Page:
Thursday, February 14, 2013

WVTK Local & State News February 14, 2013

Lawmakers are considering bumping up Vermont property taxes.  The House Ways and Means Committee approved raising the property tax for primary homes by five cents, and other properties six cents.  With this plan, income tax rates are pretty much not affected.  According to state budget experts, costs to taxpayers can't be predicted right now until towns firm up their local budgets, something which also drives spending decisions at a state level.

Governor Shumlin announced various education proposals during a press conference today.  According to a press release, the proposals would ensure that all Vermont children have access to quality education, core programs in science, technology, engineering, and mathematics and post-secondary opportunities including college and job training.  One of the provisions called Flexible Pathways would allow Vermont high school students in their junior or senior year to attend up to two classes free of charge at the Vermont State Colleges, the University of Vermont and participating private institutions of higher education.

The Vermont Senate on yesterday gave preliminary approval to an amended bill allowing doctors to prescribe a lethal dose of medication to terminally ill patients.  But even some backers of the measure, which passed 21-9, called the amended version a travesty. Senator Claire Ayer said, “I will be voting yes for this bill, as much as I detest it.”

Price Chopper is voluntarily recalling fresh bagels and muffins containing raisins.  The store says the raisins may contain what they describe as "naturally occurring foreign matter" that does not meet their quality standards.  The recall affects products purchased between December 14 and February 8.  If you have any of those bagels or muffins, you can take them back to your local Price Chopper for a full refund.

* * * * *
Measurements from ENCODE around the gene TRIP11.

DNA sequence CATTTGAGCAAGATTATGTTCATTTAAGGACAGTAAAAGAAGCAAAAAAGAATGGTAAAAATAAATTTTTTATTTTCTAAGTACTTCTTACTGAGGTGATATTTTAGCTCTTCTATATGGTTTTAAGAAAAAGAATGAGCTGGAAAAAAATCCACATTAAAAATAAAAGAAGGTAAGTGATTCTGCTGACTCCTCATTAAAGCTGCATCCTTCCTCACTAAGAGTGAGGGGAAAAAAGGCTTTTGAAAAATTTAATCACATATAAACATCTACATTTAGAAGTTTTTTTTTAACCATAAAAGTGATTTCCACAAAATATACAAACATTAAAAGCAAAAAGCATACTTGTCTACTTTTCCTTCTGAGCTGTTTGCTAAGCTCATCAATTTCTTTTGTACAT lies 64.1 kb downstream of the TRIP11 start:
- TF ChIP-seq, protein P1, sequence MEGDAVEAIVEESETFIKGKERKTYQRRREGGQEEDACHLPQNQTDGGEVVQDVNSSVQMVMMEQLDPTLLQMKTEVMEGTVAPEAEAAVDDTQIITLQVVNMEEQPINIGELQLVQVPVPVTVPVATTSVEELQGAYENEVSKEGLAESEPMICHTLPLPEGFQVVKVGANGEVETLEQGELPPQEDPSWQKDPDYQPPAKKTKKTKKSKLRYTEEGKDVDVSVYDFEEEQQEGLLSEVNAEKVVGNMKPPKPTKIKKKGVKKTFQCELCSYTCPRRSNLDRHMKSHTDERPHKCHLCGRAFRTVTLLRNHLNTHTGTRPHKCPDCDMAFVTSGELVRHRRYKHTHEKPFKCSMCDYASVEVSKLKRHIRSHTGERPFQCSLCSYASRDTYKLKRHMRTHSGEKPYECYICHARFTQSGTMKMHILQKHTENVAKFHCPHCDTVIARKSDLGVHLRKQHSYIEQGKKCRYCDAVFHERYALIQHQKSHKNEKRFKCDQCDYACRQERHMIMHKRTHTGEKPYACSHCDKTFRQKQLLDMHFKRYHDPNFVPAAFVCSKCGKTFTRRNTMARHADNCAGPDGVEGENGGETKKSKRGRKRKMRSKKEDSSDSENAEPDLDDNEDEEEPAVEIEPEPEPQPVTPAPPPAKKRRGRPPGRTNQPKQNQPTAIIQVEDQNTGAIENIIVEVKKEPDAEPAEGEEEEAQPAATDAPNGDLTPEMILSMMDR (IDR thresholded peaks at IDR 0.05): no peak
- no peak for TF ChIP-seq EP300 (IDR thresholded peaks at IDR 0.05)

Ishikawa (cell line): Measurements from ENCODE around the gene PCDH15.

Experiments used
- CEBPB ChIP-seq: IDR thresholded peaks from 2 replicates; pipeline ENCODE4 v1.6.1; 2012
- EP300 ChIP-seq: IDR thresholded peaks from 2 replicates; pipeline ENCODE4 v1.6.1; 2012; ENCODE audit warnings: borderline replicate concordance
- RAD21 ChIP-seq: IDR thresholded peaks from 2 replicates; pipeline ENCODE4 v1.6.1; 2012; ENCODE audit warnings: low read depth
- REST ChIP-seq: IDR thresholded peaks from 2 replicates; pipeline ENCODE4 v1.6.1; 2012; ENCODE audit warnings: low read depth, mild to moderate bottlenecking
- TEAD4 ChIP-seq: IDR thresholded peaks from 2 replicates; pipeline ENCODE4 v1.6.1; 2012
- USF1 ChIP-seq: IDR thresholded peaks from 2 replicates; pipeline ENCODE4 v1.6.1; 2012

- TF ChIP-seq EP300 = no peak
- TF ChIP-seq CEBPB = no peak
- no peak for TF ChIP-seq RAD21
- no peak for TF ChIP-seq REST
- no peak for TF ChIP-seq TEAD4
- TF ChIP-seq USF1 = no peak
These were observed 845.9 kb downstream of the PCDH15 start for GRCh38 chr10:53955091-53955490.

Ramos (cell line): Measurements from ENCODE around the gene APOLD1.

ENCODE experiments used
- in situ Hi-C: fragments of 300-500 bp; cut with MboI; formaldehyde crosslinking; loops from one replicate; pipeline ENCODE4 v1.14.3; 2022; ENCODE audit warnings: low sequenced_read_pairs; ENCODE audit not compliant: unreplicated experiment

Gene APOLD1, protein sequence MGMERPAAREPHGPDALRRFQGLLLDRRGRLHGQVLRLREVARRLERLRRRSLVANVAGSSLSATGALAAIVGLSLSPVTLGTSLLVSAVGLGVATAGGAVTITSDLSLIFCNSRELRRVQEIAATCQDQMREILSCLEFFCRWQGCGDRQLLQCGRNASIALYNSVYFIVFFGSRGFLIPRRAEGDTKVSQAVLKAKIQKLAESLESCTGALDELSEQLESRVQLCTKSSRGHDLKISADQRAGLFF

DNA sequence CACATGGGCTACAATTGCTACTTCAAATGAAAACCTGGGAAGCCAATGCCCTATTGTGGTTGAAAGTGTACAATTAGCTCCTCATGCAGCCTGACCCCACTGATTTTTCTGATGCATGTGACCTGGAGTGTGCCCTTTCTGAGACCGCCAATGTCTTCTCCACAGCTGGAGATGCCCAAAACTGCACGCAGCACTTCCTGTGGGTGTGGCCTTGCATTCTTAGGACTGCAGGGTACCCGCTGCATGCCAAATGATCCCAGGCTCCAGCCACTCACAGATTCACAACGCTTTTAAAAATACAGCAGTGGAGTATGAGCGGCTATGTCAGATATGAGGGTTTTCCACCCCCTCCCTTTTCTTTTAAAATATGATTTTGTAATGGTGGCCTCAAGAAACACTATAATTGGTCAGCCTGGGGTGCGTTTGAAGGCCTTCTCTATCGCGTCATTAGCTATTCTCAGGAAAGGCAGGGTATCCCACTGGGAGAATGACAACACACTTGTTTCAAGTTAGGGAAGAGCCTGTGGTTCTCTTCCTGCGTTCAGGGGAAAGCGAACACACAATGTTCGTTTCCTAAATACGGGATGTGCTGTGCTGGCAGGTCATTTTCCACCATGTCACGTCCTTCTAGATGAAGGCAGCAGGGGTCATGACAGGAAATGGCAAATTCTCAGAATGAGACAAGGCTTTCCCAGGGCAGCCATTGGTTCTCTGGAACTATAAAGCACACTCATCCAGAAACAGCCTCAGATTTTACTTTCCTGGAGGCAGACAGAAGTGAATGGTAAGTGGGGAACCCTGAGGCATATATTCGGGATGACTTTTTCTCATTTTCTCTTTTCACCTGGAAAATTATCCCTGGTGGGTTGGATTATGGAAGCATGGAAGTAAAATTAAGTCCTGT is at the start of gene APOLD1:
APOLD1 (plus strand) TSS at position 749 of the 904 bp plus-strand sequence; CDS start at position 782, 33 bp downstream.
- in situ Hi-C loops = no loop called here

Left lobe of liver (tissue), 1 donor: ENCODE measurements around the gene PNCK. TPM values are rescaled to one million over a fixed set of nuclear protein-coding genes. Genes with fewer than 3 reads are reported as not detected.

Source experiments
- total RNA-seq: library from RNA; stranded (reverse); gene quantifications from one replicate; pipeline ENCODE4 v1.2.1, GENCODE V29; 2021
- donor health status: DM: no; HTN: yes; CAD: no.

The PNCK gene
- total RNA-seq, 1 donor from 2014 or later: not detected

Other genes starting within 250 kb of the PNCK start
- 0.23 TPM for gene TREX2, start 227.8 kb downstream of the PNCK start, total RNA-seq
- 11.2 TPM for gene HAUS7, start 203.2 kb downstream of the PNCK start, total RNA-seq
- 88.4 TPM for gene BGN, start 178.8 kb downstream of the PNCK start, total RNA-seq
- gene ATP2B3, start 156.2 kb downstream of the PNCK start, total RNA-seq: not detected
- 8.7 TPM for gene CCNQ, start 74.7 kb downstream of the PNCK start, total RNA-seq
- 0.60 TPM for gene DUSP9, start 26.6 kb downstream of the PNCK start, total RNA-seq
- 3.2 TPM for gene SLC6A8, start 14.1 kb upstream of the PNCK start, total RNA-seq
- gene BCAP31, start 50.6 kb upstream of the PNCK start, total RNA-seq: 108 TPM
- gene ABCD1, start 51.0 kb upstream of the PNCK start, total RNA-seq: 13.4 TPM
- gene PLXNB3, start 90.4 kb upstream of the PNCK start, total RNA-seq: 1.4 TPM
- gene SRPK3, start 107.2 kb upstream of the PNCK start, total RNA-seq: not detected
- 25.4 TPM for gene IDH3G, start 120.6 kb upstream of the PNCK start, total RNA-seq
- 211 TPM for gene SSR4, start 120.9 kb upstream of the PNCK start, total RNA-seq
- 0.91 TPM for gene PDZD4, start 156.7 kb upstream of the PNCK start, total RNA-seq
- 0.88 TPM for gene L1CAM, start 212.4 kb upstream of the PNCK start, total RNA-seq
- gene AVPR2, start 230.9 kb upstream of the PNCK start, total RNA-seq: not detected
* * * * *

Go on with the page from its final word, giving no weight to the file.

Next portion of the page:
Vermont is going to receive another $18.25 million in federal emergency road aid for damage caused by Tropical Storm Irene and the 2011 Spring flooding.  The funding is part of a $1.1 billion in new emergency relief fund approved by Congress and signed into law by President Obama.  The money will be used to help fix bridges and roads damaged across the state during these weather events.

Today marks the fourth day of a hearing before the state's public service board on Vermont Yankee.  The nuclear power plant's state license expired last March, and the hearing is on whether it should be allowed to operate for 20 more years.  The federal Nuclear Regulatory Commission has already given its approval, and the battle over whether the feds' ruling trumps the state's opinion is still tied up in legal action.  The state hearing is anticipated to last for at least another week, maybe even into March.

For the second year in a row, Vermont has the title of being the least religious state in the union.  That's according to a new Gallup poll, asking people if religion is an important part of their life, and if they attend religious services every week, or almost every week.  In Vermont, only 19-percent of those surveyed fell into that category.  In fact, New England rounded out the bottom five, with Vermont, New Hampshire, Maine, Massachusetts and Rhode Island.